Friday, 16 April 2021

Mutant (1984)

Sometimes a film makes an impression on you because of the advertising. Sometimes it makes an impression on you because of the poster. There were a number of films that became must-sees for me in the 1980s because of both. Two of the most memorable were The Return Of The Living Dead and Mutant. The former has remained a firm favourite of mine since I first saw it. As for the latter, well, it seems to be a film that I remember fondly for no other reason than having seen it at a relatively young age. Because it’s not really a very good film, but it still feels like the kind of thing you should watch on VHS.

Wings Hauser and Lee Montgomery are two brothers, Josh and Mike Cameron, who end up in a quiet little town where some recent unpleasantness has occurred, resulting in a number of deaths. Sheriff Will Stewart (played by Bo Hopkins) seems to suspect something isn’t right, but cannot get close enough to the truth.

Directed by John ‘Bud’ Cardos (who also delivered the spider-centric chiller Kingdom Of The Spiders), Mutant is an acceptable time-waster that suffers from too few attempts to make things properly scary, instead turning the third act into more of an action thriller. This isn’t how the film was intended to play out, according to writers Michael Jones and John C. Kruize (Peter Z. Orion is also credited, but Jones and Kruize birthed the whole story). So what you have is an action movie without impressive action set-pieces and a horror movie without enough atmosphere and scares.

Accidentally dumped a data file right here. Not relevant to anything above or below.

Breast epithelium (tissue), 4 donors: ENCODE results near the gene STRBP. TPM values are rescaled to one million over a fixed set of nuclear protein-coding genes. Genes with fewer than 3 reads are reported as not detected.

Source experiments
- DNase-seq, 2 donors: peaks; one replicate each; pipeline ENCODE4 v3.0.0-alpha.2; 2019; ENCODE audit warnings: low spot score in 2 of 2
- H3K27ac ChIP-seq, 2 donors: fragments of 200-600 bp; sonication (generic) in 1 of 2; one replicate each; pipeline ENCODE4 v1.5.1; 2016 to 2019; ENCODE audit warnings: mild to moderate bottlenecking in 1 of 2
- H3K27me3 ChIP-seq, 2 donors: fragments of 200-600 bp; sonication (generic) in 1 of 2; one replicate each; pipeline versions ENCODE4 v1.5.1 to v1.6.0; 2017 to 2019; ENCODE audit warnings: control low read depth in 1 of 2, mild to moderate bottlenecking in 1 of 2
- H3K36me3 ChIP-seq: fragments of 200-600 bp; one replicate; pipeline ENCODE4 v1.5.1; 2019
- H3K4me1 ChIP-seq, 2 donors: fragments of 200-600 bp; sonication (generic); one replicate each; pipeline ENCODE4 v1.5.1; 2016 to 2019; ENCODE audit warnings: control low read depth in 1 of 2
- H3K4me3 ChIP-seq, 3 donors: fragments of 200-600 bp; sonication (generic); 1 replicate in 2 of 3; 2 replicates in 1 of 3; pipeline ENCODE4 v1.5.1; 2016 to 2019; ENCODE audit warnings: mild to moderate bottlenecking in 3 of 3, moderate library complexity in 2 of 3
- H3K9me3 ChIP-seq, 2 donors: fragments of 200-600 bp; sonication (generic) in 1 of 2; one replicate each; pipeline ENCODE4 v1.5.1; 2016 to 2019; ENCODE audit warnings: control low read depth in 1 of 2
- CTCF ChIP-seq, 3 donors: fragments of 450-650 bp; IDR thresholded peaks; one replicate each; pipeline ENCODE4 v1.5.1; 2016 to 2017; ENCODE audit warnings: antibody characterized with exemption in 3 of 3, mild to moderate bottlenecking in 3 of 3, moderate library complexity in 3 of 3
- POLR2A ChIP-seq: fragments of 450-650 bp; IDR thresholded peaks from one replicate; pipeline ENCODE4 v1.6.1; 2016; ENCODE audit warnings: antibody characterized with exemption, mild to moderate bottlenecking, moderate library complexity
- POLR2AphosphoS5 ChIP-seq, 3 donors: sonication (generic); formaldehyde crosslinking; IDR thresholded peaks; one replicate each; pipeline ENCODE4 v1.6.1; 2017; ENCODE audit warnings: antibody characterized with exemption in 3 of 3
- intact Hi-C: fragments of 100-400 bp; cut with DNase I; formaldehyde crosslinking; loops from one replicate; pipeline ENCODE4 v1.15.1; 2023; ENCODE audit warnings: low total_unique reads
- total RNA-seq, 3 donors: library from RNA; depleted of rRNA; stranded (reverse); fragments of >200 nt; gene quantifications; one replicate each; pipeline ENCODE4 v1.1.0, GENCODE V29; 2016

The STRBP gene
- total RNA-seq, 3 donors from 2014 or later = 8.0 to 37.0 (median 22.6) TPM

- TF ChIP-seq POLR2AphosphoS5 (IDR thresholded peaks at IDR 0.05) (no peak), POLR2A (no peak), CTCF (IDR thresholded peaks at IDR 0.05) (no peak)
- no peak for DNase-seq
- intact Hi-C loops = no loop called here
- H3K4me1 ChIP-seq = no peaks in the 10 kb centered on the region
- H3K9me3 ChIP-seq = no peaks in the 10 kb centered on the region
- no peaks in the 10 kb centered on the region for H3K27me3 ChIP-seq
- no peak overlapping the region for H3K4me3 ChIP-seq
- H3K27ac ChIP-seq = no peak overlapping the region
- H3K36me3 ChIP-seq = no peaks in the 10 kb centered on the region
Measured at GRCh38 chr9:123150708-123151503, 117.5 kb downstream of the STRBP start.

Hauser isn’t bad in the lead role, although the script doesn’t play to his strengths. At all. Hopkins fares better as the Sheriff, playing the typical flawed hero, on this occasion it’s someone who has battled for a long time with alcoholism. Jennifer Warren is good as the doctor who starts seeing the full picture as she puts pieces of the puzzle together, Jody Medford is decidedly okay in her role, Montgomery doesn’t make much of an impression, and many of the better supporting players get to pop up with very pale complexions and murderous intentions.

I cannot suddenly stop having a soft spot for Mutant, all thanks to that poster/trailer combo that had me so keen to see it before I had turned ten years old, but it’s not one to revisit if you are hoping for the viewing experience to match your memory. The first half drags, the mystery element never feels very mysterious, and the third act will make you pine for some simpler action movie fun.


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